Red Scharlach (redscharlach) wrote,
Red Scharlach

The End of Time, mistletoe and wine

Christmas greetings from the snowy north-east of England! I hope you're all enjoying the festive season, the festive food, and more importantly, the festive viewing.

You may have noticed that there was an episode of Doctor Who today, and I'm sure nobody will be surprised if I have a few opinions about it. So, here are my thoughts about The End of Time, Part One. Please be aware that I've only had the chance to watch it once AND have consumed a certain quantity of alcoholic beverages in the intervening hours, so my recap might not be quite up to the high standards of factual accuracy and critical reflection you expect from me (hem hem). Still, I'm sure you'll cope...

  • Oh dear, everybody on the planet is having bad dreams. And that's before Christmas Day, so nobody can put the blame on Brussels sprouts.

  • I saw the Doctor's quick holiday outing to Planet Ood on Children in Need night, but didn't feel much need to comment on it out of context. Its purpose, it turns out, was to get everyone to hold hands and have some handy iPlayer flashbacks (and flashforwards) which will help inattentive (or drunken) viewers figure out tonight's plot.

  • Now, welcome to a brand-new cutting-edge Who spin-off: Prisoner Cell Block Saxon. In the first (and only) instalment, it turns out that dear sweet Lucy Saxon is being held in a prison that makes its inmates wear gratuitously tight vest tops and also harbours a secret cult of ladies who think the Master was the best thing that ever happened to this show and should be brought back as soon as possible, preferably without clothes.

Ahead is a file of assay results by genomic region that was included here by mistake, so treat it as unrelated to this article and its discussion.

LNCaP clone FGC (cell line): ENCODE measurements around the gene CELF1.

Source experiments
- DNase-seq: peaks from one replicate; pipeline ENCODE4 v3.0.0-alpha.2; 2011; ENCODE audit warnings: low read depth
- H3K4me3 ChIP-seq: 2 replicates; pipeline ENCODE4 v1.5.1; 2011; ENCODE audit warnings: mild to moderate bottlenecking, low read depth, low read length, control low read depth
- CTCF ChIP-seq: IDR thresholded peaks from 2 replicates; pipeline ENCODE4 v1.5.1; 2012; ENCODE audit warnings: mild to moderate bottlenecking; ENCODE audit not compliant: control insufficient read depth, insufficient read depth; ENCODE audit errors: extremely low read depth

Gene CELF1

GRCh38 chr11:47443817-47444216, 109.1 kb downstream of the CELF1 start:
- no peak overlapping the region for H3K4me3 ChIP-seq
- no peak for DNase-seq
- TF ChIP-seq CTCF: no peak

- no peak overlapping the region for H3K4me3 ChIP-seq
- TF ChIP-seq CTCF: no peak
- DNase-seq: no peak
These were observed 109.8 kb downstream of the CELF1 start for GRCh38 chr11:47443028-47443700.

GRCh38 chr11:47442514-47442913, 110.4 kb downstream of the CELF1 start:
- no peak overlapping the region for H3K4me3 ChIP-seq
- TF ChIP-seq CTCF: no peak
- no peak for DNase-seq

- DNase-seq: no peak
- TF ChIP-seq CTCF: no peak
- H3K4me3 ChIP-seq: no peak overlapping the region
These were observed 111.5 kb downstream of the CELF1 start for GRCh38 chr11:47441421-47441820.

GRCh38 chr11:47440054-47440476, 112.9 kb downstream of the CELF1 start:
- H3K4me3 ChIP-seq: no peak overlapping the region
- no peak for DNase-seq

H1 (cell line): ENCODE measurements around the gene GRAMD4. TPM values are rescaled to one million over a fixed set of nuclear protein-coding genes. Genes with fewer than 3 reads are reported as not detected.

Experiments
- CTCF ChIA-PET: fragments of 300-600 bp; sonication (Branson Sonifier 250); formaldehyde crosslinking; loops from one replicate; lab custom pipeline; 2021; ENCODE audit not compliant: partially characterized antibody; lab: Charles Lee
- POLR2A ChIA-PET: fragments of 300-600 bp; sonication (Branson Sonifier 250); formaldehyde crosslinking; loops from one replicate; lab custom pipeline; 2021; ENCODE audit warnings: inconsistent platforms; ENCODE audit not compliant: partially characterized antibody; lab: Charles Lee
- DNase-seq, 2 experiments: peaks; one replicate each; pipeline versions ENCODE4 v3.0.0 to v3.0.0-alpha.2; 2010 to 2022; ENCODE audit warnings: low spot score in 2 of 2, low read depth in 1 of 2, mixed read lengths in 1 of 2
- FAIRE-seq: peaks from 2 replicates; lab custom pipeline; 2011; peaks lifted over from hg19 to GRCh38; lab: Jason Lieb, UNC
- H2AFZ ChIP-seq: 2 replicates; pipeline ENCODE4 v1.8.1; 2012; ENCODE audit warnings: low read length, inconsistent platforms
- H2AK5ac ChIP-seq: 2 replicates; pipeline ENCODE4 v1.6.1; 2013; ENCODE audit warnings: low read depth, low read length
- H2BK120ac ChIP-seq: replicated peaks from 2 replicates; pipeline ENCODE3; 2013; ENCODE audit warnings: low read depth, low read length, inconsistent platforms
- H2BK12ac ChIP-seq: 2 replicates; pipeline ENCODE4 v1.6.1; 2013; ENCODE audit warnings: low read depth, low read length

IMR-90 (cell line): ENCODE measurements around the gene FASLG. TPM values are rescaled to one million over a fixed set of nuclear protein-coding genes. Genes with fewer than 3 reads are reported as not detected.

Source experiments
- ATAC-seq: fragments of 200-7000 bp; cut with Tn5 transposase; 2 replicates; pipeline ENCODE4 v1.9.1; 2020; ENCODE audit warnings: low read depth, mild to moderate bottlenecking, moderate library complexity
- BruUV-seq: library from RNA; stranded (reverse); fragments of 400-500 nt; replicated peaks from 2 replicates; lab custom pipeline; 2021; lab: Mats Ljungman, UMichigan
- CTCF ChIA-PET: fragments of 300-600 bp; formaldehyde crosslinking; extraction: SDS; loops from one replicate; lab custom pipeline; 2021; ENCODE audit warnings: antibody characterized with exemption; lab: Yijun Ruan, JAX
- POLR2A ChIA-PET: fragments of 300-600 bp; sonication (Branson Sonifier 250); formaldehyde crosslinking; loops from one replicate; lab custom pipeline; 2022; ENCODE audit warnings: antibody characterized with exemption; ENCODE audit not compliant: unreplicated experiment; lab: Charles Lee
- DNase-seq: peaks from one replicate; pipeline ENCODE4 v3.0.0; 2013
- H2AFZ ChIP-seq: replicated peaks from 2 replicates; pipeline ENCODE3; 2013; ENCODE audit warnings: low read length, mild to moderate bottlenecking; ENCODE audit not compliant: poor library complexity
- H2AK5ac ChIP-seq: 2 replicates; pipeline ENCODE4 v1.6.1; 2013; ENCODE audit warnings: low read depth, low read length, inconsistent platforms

• And so, enter the Totally Expected Naked Master, reborn from what looks like a lot of scented bath oils and a used kleenex (subtle symbolism there, Russell). But why hasn't Lucy Saxon washed off her lipstick for two years? If only she exfoliated regularly, perhaps the world wouldn't be in such a pickle. (Yeah, I know, it's meant some sort of mystic energy imprint that doesn't wash off... but maybe it would, with the right cleanser.)

  • I was very amused that the TOP SEEKRIT plan to resurrect the Master was foiled by a MORE TOP SEEKRIT plan to stop him being resurrected, which was then foiled by an EVEN MORE TOP SEEKRIT plan to stop the resurrection from being stopped. Apparently some people in the universe CAN plan ahead, who'd have thought it?

  • Now it's time for the socially conscious portion of tonight's show, and it's a symbolic condemnation of binge-eating and the all-fast food diet! Consuming a burger van is probably what drove the Master over the edge: botulism AND the sound of drums make a lethal combination, and not even a bit of salad on the side can save you.

  • Despite Ten's Skeletor reference (stop spending so much time with your He-Man DVDs, Doctor), the supercharged Master is much more like a Dementor crossed with General Zod. Having said that, the Heroes obsessive in me must point out that he's also quite a lot like Sylar: the flying, the electricity, the HUNGER (but not the eyebrows).

  • I'm using this icon in order to celebrate the gratuitous appearance of the legendary June Whitfield. And some other old folk in a van, most of whom didn't have any lines, but never mind. It was a bit of a daft interlude, really, but as long as it (and Minnie) keeps Wilf happy, I can't complain.

  • And speaking of the main man himself, Wilf! WILF! And not just Wilf, but Wilf being heartbroken by Donna, and Wilf being confused by stained-glass windows and mystical white-clad ladies, and most moving of all, Wilf and Ten doing manly sobbing in a cafe. See, Wilf is so great that he can even make me feel sorry for Ten! Personally, I think Wilf should start a self-help group for angst-ridden men of the Whoniverse. He and Captain Jack can swap endless war stories, it'll be great.

  • Aw, poor Donna. Even though we didn't see much of her, Wilf's reaction said it all, really. I suppose she's got Shaun, but will he ever be more than a consolation prize?